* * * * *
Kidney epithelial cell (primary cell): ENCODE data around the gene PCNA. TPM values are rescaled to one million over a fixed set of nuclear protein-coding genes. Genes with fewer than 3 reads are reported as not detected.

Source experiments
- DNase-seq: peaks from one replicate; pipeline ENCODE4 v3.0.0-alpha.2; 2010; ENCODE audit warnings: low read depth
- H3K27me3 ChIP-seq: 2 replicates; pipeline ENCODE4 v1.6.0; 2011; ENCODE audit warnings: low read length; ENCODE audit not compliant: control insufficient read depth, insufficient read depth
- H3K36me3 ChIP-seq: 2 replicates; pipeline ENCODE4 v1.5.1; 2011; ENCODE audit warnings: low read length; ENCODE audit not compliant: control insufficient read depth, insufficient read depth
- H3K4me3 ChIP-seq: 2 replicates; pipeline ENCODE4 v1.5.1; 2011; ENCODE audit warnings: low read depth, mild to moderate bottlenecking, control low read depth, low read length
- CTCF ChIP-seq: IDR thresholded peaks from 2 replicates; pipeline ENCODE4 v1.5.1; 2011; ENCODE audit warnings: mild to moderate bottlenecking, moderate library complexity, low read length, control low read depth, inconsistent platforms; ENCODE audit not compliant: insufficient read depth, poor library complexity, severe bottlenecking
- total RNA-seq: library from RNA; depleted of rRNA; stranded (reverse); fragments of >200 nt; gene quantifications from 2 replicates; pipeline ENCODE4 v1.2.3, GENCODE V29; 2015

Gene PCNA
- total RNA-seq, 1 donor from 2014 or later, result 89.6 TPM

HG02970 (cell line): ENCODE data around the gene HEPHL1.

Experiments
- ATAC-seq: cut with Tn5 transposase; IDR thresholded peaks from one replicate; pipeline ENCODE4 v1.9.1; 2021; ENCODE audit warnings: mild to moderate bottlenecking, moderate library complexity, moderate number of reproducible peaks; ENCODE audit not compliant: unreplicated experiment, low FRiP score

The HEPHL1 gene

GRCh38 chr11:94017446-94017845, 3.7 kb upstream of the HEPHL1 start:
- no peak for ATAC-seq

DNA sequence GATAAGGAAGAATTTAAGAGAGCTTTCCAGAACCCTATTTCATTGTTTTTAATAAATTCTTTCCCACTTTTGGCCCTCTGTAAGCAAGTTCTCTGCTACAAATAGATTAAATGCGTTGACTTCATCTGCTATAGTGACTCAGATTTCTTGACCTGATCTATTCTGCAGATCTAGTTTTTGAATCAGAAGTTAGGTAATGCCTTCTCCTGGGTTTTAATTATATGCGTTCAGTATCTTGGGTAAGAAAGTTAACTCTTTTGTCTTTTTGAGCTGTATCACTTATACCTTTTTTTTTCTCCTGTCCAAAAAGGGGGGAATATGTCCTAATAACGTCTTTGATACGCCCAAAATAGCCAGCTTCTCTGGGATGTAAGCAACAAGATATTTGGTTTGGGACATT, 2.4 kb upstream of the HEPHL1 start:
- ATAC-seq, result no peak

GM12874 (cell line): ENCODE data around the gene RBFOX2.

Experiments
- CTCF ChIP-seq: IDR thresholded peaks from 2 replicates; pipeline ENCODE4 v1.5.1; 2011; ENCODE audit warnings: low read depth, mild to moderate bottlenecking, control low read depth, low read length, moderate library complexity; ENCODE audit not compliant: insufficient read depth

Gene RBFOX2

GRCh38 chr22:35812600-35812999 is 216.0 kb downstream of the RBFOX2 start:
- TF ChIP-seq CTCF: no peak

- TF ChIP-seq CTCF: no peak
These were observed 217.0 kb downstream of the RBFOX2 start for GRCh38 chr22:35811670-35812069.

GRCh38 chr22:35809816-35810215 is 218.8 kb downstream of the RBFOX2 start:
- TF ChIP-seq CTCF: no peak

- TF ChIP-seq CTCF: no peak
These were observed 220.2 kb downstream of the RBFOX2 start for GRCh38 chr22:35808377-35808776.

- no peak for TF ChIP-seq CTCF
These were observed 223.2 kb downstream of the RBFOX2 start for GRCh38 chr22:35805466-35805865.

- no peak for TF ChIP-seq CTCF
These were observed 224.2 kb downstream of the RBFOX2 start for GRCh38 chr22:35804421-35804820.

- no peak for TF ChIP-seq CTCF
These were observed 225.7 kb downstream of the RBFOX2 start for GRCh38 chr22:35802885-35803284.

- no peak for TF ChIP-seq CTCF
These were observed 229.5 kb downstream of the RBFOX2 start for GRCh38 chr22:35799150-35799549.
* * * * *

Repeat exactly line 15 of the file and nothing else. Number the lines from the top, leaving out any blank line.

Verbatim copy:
GRCh38 chr11:94017446-94017845, 3.7 kb upstream of the HEPHL1 start: